87: A Plate of Cookies

87: A Plate of Cookies

From Chicken Soup for the Soul: Living with Alzheimer's & Other Dementias

A Plate of Cookies

Cookies are made of butter and love.

~Norwegian Proverb

It was Christmas Eve and I had just finished putting the last of the glaze and sprinkles on a batch of Christmas cookies. I remembered how my mother and I used to spend the holidays mixing the ingredients, cutting out the shapes and meticulously decorating each one. We would put so much love and time into those cookies every year, and then pass them out to friends and family members. I learned from my mother that we weren’t just making cookies, but gifts of the heart.

This all changed when my mother got Alzheimer’s disease. I still made cookies, but she wasn’t by my side adding her touch.

My mother’s younger brother Wayne also had Alzheimer’s. He had just moved into a new care home and because it was Christmas Eve I went to visit him with a plate of those beloved holiday treats. He seemed happy to see my cousin and me, and we settled ourselves on the couch next to his wheelchair to talk about the day.

“What do you have there?” he asked, pointing to my plate.

“I have Christmas cookies. Would you like one? I know it isn’t Christmas without a plate of my mother’s cookies!”

“Sure,” he said. I took off the plastic wrap and handed him one.

A few minutes later, he looked at me with a few crumbs on his face and said, “What do you have there?” pointing to my plate.

“I have Christmas cookies. Would you like one?”

“Sure,” he said, and ate another cookie.

My uncle had a great twinkle in his eye and when he looked over again, I could see it.

“What do you have there?” he asked.

“Well, Uncle Wayne, I made Mom’s Christmas cookies. Would you like one?”

“Sure,” he said and reached for another.

My cousin and I chatted for a bit longer and within the next twenty minutes, Uncle Wayne asked the same question repeatedly, until there were only a couple of cookies left on the plate. It was getting late, so I kissed him goodbye, leaving him with the cookies and promising to return soon.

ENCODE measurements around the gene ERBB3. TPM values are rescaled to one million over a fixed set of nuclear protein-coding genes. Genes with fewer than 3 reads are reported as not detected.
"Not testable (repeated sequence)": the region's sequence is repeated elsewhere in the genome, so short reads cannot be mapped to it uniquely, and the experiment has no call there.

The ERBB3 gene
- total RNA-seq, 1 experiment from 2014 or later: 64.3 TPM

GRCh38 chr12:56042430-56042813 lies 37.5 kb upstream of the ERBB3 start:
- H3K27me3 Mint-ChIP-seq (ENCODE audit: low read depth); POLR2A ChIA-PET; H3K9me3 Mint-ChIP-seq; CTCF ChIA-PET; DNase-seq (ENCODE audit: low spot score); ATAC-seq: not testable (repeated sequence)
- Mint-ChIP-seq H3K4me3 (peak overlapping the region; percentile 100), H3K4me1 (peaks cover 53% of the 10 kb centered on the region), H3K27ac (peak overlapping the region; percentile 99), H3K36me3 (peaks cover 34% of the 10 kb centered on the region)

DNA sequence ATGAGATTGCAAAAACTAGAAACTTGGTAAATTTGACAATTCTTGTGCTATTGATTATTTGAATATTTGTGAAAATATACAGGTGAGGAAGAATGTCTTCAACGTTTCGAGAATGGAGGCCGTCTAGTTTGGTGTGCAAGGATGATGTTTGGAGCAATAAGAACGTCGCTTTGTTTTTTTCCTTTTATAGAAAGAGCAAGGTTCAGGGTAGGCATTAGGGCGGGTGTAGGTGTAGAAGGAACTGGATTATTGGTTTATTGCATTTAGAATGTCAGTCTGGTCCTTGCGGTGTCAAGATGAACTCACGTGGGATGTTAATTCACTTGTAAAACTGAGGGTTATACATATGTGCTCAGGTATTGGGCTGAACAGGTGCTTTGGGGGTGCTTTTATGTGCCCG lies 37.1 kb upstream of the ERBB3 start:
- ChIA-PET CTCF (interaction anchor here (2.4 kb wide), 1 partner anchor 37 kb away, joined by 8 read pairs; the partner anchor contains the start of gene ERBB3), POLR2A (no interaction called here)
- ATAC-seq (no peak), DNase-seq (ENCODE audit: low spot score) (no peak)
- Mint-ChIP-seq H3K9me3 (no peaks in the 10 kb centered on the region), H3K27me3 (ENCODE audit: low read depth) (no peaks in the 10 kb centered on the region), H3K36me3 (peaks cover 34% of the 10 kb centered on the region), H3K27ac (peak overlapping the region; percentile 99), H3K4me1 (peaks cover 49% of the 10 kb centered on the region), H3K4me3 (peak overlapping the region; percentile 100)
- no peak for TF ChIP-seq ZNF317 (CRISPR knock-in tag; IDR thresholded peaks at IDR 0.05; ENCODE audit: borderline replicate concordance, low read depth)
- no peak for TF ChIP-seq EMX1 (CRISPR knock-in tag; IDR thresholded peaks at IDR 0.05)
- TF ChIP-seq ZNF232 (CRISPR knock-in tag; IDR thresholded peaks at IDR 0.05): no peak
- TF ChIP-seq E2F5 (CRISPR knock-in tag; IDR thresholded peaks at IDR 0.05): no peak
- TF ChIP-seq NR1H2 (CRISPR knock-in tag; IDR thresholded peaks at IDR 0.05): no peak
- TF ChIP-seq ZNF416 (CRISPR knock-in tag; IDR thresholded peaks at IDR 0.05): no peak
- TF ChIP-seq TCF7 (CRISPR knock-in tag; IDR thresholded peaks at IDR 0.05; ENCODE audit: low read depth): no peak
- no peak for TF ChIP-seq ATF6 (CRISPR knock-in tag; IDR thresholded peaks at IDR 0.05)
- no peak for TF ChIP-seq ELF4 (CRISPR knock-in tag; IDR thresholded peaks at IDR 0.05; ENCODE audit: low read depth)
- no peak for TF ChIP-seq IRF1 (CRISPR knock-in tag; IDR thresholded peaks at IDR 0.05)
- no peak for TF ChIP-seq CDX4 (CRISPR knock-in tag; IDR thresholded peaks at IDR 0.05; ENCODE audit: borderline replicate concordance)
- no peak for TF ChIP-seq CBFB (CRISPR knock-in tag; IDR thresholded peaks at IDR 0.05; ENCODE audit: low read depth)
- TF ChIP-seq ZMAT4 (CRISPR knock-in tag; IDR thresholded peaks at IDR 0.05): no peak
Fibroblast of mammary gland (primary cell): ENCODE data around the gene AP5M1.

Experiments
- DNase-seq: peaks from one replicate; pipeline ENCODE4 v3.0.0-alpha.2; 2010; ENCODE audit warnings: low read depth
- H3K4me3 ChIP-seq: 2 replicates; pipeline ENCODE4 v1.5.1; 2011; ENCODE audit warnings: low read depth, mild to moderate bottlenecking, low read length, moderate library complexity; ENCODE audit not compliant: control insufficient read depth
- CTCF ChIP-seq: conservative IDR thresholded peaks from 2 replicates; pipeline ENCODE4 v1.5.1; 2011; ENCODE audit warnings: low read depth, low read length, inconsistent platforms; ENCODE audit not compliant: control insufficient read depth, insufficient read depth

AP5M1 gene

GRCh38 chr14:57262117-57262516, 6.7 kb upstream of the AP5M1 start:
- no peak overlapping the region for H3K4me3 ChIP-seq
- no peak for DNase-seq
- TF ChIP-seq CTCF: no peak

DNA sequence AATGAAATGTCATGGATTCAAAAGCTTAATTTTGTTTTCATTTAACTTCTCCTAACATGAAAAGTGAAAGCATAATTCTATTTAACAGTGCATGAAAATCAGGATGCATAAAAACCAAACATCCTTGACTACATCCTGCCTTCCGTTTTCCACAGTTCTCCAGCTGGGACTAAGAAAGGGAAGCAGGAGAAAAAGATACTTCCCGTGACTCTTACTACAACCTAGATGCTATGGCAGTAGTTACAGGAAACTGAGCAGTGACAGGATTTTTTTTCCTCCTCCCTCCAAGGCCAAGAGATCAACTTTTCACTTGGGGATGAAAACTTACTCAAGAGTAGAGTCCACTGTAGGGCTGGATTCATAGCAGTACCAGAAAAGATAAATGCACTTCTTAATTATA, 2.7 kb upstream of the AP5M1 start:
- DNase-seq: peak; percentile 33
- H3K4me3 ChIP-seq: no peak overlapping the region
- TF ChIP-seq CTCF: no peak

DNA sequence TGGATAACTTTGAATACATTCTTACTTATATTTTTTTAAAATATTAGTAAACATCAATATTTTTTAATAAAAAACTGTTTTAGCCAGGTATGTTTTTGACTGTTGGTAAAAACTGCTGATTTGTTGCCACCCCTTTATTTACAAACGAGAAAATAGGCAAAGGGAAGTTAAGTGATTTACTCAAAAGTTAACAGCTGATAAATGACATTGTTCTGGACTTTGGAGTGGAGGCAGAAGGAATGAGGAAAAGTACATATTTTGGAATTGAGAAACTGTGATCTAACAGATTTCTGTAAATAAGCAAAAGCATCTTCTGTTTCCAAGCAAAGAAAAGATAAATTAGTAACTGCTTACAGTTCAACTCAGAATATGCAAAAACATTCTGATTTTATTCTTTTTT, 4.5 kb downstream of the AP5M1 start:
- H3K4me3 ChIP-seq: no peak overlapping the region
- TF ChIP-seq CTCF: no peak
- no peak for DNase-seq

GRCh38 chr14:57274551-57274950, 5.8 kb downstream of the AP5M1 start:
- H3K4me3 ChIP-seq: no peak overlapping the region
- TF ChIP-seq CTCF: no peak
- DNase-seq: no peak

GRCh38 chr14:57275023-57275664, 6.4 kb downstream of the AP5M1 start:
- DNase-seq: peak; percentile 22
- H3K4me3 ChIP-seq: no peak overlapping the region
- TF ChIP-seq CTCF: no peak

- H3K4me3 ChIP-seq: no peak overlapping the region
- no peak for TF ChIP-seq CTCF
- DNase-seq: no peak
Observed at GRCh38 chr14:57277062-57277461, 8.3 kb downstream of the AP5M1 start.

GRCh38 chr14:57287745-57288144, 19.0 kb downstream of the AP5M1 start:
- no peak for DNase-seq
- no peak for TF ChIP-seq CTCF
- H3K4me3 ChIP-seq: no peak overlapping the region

But I didn’t get a chance to keep my promise, as he passed away just a few weeks later. I was heartbroken. At his funeral service, my cousin pulled me aside and told me the story of those last remaining cookies. Apparently, Uncle Wayne finished eating all but one of the cookies. He carried that last cookie with him everywhere. Every morning he would gently place the decorated cookie into his brown-plaid flannel shirt pocket and in the evening he would gently slip it out of his pocket and tuck it under his pillow.

What a comfort and a blessing to know the rest of the story. I know that he could feel the love that I mixed into those ingredients that day, and although the disease didn’t allow him to let me know how he felt, his gestures and that twinkle in his eye did.

~W. Bond

You are currently enjoying a preview of this book.

Sign up here to get a Chicken Soup for the Soul story emailed to you every day for free!

Please note: Our premium story access has been discontinued (see more info).

view counter

More stories from our partners